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Discussion on: I feel like the quality of posts in Dev is deteriorating

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davidedelpapa profile image
Davide Del Papa

I think this issue is inevitable as this platform grows up. At the beginning I was attracted to dev because even though much smaller than "other" platforms, it was full of good and well thought of articles. I started to use it as I was learning, and I still use it for inspiration. For this reason I started to contribute back, as a way to show love to a platform that made me grow.

However, here the fact is that as the platform is growing, there is a sort of "noise" that starts to grow as well, together with the good articles. But I am sure this is connected with the growing popularity. For example there's much difference between articles for Javascript than articles for more niche languages (thinking of Rust for example, but even Python is not as in a bad shape as the JS threads).

There are several paths I would suggest:

  1. Let the noise grow unchecked, and let user come to distinguish naturally the quality of the articles they want to read. This is happening to other platforms as well: after a while the user come to recognize quality at a glance.

  2. Set a filter in place. "Others" are doing it with a paywall, however, I checked the quality of payed articles: they are not better than "3 things you didn't know..."
    Another way of filtering, besides downvoting items which is a problematic practice. What about having a "peer review" system? Nothing fancy, but maybe having some "reputation" points that let you "make a review" or make an article "recommended" (even "recommend for X audience" where X is the experience from beginners to pro).

  3. Another solution would be to divide more the articles threads. Right now the division is made on the basis of tags. There could really be channels of topics. The benefit would be that even if the noise is left unchecked, chunking the big threads in small parts let's the quality shine through: the "bad" articles gets spotted, and maybe isolated and avoided. This way the "feel" and "freshness" of smaller community is preserved. Also this way there could be difference between total beginners, beginners, experienced, experts... I mean, maybe if you are more experienced, reading "yet another articles on the 5 things to avoid..." makes your eyes roll, but maybe for a total beginner this is the right approach, and it can be really helpful for them.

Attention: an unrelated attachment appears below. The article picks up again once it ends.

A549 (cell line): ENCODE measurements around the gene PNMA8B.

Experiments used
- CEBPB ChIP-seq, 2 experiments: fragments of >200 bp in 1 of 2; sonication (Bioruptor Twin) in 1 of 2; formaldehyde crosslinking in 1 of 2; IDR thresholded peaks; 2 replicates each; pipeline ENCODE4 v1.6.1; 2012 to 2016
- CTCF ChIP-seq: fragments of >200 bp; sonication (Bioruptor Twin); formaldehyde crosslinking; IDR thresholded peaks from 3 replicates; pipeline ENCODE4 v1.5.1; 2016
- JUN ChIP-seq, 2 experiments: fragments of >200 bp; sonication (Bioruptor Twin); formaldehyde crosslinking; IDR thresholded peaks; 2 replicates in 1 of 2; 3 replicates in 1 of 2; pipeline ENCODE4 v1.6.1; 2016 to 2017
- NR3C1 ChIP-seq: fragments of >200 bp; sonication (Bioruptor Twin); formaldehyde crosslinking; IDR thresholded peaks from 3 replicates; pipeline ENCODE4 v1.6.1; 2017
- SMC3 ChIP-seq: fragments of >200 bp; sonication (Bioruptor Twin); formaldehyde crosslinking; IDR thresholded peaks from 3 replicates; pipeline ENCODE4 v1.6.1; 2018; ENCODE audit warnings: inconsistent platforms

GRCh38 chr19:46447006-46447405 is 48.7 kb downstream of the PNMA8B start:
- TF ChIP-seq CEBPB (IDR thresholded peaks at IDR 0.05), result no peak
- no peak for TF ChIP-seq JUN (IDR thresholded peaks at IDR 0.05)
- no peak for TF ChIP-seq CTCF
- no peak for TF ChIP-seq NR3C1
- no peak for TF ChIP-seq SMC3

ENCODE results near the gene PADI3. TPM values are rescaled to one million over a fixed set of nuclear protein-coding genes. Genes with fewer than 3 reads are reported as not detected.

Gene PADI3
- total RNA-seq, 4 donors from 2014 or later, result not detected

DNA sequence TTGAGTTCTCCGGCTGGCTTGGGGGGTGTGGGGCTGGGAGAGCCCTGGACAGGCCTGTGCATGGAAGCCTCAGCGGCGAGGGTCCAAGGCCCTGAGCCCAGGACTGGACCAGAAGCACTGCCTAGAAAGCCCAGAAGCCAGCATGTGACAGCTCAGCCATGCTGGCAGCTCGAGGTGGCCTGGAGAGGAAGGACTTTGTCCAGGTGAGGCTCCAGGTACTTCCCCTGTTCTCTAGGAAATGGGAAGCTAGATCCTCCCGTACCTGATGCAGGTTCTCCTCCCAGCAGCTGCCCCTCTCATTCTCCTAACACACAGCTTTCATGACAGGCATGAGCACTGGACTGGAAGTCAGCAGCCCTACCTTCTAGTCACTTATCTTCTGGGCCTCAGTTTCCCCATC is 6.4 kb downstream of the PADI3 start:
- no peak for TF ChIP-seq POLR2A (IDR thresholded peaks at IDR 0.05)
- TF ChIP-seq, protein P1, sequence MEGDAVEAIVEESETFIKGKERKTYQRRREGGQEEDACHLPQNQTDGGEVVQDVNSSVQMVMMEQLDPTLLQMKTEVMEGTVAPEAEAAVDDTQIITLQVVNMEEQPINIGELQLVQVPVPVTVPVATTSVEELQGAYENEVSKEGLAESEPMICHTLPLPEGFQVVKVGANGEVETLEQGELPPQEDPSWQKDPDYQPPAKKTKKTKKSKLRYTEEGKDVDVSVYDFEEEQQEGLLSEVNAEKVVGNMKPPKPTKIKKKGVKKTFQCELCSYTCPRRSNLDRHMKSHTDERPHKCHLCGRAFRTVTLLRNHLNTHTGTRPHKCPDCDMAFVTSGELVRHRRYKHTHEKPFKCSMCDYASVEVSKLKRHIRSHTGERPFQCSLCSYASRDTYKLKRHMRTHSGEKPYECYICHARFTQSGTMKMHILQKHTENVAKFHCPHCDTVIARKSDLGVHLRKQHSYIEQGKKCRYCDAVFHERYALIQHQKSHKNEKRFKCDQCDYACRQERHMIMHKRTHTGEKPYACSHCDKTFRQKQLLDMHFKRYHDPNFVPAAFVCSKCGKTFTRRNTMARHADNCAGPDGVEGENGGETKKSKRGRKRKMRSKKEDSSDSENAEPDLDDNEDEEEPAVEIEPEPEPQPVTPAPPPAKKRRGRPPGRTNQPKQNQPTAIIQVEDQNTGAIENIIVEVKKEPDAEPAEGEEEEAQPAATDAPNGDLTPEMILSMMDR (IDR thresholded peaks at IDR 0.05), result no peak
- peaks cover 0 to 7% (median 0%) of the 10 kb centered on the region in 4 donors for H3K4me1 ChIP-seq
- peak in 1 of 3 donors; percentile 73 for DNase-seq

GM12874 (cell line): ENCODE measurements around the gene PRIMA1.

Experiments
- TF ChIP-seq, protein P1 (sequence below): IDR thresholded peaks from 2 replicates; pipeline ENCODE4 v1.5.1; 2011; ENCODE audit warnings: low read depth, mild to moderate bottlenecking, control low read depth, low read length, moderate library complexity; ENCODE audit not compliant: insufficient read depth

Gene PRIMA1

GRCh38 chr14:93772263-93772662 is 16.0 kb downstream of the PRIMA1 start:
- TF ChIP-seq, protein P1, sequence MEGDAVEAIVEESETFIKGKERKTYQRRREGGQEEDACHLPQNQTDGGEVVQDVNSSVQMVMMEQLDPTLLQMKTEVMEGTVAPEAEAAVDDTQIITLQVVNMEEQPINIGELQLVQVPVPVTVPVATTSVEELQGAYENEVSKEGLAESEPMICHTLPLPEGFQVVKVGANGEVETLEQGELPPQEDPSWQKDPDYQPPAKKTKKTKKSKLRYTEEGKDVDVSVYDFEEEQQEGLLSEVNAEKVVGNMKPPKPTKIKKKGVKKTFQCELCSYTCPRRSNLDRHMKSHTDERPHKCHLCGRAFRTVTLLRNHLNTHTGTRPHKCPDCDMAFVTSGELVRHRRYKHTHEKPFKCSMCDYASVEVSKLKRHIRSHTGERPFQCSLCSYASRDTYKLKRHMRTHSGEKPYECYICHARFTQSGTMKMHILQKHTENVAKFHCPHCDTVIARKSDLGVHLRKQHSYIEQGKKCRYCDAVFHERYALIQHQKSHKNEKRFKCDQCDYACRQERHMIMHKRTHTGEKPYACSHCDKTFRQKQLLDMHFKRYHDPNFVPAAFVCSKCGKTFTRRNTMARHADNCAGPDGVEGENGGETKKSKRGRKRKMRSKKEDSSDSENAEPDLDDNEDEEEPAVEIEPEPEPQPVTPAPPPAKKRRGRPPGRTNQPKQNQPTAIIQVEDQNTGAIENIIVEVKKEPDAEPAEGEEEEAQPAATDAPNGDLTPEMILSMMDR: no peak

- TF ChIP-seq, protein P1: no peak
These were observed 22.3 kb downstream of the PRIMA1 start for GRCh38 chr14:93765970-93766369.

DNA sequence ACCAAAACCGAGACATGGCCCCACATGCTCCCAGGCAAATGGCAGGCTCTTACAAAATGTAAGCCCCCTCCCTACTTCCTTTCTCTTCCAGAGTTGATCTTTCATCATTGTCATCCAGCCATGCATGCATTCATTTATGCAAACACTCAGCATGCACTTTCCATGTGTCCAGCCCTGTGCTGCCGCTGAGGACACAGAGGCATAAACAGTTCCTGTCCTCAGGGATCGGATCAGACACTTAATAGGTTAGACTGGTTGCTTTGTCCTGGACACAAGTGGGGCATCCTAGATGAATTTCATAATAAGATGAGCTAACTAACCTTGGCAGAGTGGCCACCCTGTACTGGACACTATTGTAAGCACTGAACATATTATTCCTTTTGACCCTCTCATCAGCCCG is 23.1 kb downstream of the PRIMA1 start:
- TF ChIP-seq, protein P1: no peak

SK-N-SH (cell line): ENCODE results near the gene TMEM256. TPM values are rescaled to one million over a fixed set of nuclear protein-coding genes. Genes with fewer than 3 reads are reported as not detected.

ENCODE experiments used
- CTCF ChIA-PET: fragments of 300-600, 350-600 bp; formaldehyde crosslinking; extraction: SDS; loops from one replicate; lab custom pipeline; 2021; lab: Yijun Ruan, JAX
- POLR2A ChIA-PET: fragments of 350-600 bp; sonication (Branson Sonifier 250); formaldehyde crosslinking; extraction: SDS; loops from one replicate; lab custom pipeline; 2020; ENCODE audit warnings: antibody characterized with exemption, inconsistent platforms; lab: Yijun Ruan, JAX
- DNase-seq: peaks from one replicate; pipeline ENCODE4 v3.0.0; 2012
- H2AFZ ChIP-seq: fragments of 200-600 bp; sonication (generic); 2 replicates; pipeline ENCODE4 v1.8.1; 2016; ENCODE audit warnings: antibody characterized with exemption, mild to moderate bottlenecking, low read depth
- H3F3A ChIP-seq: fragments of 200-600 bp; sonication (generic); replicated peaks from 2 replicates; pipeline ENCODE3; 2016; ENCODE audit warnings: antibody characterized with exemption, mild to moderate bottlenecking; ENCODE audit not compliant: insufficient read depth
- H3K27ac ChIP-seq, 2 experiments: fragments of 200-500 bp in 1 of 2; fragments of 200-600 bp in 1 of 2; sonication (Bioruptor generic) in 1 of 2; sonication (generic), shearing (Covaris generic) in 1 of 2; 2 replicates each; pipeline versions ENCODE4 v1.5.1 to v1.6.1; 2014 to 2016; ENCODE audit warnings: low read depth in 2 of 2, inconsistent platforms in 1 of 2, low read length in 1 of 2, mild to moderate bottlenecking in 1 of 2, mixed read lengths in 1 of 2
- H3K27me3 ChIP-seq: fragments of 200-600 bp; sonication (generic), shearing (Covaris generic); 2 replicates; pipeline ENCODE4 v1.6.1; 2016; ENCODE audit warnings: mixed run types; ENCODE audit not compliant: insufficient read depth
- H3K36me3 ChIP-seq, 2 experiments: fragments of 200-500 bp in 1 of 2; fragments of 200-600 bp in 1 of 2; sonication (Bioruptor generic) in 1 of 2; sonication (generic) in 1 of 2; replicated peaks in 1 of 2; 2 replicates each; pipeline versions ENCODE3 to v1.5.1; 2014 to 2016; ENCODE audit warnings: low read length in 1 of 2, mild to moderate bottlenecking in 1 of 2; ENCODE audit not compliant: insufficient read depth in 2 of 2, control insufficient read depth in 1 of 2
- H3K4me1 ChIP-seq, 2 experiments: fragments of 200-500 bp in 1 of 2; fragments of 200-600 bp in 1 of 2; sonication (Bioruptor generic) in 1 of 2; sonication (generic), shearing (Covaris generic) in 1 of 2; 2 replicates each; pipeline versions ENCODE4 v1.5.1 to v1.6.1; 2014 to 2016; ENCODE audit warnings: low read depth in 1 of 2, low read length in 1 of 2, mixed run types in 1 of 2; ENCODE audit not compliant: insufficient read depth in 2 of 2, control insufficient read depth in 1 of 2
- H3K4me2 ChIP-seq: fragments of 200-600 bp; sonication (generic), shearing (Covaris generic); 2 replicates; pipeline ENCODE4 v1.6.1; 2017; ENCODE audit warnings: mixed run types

4. I think the general quality may be improved a lot by just enforcing one and only one strict rule: make it possible to signal (but of course the final aim is the removal) all those articles whose content is not in the platform itself but elsewhere (i.e. the articles that have an introduction and then a link to another site).

These are my two cents...

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moopet profile image
Ben Sinclair

Peer-review sounds like a great solution, but it too-often ends up as a way to play favourites.

Say Joe B. gets a good reputation for a couple of posts, then starts losing interest and churning out weak articles. Everyone recognises them from their early days and gives them a pass. Soon they're the most followed user on the site and newcomers see their articles first, giving them votes and reinforcing the problem.

It's very difficult to manage this in any community.

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davidedelpapa profile image
Davide Del Papa

I meant it at a per-article basis. Like having "curated lists".
Right now we have the "7 articles of the week", but it is a separated article linking these good articles.if there were a built-in way of labelling articles as "peer reviewed" a beginner would likely find first these good ones, then explore th rest(that don't mean they are bad articles, just that they are less fit for an introduction to the matter). And like this there could be other. It's a way to push people to write good content, so they can end up in the "featured" or "reviewed".
This of course imply extra management effort,bad you were pointing out: it's difficult in any community